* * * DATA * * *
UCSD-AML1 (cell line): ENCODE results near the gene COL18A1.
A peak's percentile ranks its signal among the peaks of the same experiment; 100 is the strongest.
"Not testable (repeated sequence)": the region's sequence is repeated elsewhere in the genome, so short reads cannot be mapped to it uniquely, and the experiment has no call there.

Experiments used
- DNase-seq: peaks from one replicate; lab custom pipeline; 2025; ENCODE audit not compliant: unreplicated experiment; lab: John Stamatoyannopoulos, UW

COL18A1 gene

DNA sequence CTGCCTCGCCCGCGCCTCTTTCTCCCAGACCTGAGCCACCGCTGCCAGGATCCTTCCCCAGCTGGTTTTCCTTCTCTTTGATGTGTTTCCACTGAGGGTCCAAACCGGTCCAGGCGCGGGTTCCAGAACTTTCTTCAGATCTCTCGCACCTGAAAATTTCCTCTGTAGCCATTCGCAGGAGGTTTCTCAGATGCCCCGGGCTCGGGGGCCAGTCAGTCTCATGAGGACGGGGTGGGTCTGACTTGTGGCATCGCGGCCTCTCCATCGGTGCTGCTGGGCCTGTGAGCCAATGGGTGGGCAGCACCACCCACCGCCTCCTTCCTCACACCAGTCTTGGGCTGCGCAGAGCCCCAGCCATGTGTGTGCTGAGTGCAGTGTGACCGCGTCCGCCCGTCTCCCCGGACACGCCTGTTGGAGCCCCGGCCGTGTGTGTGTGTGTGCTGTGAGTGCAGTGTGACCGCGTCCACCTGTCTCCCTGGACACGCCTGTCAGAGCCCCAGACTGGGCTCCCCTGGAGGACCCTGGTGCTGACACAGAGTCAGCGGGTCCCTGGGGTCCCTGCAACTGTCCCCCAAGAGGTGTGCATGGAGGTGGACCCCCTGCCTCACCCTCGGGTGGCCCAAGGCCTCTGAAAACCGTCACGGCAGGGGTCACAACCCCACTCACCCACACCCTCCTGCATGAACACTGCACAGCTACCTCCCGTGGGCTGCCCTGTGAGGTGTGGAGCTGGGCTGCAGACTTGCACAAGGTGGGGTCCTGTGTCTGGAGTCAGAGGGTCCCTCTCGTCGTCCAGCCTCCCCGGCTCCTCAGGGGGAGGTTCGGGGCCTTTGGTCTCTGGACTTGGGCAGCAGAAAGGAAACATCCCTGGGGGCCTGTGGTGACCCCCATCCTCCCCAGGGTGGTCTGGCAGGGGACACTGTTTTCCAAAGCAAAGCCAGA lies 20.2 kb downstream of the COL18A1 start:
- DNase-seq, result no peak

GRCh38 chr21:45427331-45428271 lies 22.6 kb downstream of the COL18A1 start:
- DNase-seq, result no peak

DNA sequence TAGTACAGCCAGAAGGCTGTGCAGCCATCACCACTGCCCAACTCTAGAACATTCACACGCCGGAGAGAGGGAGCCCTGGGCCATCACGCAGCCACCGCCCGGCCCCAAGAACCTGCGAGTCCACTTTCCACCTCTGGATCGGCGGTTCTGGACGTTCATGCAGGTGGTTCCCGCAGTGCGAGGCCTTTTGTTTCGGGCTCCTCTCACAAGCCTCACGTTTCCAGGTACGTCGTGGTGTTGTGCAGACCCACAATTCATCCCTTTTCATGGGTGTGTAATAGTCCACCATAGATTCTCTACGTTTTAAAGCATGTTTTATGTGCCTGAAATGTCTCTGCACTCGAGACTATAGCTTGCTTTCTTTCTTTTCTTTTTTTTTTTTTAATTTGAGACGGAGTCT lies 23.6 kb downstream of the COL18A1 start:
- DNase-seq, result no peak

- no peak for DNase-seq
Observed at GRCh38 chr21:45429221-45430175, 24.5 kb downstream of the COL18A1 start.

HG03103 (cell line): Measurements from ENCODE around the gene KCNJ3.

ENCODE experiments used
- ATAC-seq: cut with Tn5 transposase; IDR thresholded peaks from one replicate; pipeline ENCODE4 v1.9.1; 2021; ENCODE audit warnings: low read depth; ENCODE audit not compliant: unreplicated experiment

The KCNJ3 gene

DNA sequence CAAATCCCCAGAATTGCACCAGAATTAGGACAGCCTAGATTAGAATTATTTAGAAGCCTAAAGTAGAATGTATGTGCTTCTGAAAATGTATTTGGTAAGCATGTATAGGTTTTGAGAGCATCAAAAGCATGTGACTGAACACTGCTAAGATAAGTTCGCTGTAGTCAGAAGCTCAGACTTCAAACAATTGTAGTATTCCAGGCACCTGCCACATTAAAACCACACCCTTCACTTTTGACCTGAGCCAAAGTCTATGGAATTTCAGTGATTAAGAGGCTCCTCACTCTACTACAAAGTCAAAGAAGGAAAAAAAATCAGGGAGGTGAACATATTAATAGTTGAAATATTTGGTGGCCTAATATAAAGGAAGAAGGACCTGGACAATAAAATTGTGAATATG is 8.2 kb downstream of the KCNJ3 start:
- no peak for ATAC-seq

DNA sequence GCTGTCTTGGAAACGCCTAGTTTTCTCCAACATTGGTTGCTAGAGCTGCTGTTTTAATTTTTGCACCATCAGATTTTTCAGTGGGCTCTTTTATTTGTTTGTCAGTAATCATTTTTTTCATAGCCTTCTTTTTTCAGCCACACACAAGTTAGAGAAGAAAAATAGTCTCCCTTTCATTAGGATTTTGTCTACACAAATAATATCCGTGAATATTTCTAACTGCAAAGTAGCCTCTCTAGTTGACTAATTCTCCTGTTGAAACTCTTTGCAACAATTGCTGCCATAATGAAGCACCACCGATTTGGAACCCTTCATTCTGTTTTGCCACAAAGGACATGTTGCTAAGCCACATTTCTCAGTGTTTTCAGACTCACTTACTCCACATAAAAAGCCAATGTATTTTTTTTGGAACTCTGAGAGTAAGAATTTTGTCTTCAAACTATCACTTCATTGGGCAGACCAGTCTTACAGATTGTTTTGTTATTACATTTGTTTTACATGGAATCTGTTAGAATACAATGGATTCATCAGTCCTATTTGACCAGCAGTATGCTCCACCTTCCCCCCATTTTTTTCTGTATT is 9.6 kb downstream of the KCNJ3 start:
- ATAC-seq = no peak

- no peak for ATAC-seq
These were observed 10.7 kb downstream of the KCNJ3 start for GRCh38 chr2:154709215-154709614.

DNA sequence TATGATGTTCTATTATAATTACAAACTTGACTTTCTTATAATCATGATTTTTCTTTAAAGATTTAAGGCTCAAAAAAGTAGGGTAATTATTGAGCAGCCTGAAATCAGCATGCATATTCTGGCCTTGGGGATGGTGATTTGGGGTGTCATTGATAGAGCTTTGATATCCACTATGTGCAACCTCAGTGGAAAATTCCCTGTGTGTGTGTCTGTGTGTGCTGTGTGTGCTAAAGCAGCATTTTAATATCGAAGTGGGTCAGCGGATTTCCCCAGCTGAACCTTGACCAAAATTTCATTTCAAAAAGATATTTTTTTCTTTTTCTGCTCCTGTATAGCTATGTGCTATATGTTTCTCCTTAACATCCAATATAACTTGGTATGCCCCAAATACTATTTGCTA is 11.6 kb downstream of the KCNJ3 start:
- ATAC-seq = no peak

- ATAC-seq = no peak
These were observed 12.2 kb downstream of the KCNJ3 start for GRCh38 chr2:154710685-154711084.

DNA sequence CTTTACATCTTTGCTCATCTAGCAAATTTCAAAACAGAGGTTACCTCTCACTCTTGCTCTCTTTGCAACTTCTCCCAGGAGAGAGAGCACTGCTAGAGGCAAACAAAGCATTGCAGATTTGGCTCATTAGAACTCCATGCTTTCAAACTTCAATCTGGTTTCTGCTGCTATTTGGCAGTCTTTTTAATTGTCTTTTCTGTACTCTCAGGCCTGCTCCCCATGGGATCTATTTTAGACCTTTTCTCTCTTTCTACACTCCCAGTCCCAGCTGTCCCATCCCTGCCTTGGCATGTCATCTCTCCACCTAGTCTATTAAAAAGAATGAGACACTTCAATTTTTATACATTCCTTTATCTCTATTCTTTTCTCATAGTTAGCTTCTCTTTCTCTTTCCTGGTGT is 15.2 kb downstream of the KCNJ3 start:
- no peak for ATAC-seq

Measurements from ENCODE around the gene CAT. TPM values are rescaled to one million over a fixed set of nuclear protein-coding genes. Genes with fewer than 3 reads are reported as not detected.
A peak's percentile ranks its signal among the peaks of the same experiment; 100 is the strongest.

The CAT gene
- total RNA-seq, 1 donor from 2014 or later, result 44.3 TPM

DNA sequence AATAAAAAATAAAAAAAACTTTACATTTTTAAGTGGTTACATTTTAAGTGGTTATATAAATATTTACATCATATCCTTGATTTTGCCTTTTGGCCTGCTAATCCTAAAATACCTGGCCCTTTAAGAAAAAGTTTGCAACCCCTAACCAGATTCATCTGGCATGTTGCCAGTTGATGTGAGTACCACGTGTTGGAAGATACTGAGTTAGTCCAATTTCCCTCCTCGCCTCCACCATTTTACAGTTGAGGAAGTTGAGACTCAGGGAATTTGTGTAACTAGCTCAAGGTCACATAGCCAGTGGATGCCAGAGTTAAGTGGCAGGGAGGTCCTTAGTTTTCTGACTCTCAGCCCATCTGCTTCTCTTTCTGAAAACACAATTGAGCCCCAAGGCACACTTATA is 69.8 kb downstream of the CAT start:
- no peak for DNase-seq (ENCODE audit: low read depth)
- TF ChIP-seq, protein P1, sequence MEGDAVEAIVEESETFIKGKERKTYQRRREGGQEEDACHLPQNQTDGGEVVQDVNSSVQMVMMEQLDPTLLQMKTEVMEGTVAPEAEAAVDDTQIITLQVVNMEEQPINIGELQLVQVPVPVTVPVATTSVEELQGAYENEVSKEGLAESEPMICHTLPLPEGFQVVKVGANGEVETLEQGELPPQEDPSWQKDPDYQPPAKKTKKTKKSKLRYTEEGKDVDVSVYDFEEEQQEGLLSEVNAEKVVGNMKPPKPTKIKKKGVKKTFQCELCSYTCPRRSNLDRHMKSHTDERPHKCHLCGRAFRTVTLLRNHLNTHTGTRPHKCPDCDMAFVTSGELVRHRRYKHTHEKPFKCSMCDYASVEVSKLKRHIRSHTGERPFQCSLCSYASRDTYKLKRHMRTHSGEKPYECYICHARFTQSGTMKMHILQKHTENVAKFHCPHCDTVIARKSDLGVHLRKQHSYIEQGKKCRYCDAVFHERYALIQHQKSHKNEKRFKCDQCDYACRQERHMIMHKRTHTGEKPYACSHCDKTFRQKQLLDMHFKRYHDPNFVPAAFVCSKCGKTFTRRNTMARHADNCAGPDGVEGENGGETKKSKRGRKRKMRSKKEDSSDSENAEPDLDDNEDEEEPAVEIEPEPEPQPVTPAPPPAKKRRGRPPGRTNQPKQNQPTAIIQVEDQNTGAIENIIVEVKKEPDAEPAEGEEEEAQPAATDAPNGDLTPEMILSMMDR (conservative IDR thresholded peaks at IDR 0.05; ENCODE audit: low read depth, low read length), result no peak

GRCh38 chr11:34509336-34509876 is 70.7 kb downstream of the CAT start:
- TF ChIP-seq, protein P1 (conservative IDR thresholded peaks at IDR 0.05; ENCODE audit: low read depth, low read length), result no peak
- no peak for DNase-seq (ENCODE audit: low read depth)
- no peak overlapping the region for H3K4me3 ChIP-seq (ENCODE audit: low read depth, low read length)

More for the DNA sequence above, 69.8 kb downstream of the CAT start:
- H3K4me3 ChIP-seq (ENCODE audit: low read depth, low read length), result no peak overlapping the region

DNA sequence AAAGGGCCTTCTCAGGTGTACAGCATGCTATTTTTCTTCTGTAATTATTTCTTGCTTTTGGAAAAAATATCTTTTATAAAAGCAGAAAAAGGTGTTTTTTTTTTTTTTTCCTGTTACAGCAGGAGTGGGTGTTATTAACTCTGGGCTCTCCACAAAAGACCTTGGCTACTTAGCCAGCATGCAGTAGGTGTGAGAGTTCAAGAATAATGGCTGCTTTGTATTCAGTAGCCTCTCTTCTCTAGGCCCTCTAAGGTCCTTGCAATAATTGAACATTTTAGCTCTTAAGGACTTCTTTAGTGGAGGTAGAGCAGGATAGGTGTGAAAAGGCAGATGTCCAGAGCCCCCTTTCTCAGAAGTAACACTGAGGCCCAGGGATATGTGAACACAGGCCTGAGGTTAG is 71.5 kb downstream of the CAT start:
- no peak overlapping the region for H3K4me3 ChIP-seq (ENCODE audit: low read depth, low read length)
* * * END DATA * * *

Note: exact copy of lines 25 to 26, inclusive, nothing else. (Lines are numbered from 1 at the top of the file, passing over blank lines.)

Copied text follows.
DNA sequence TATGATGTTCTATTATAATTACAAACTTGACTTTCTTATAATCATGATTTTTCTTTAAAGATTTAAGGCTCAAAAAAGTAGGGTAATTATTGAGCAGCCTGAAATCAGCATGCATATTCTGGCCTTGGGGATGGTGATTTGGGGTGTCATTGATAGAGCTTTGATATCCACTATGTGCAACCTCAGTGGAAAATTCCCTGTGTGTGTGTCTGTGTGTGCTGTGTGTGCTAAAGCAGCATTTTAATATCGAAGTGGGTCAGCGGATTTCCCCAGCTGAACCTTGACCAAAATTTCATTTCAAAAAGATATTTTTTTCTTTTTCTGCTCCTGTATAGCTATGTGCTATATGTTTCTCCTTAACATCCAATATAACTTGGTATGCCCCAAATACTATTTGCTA is 11.6 kb downstream of the KCNJ3 start:
- ATAC-seq = no peak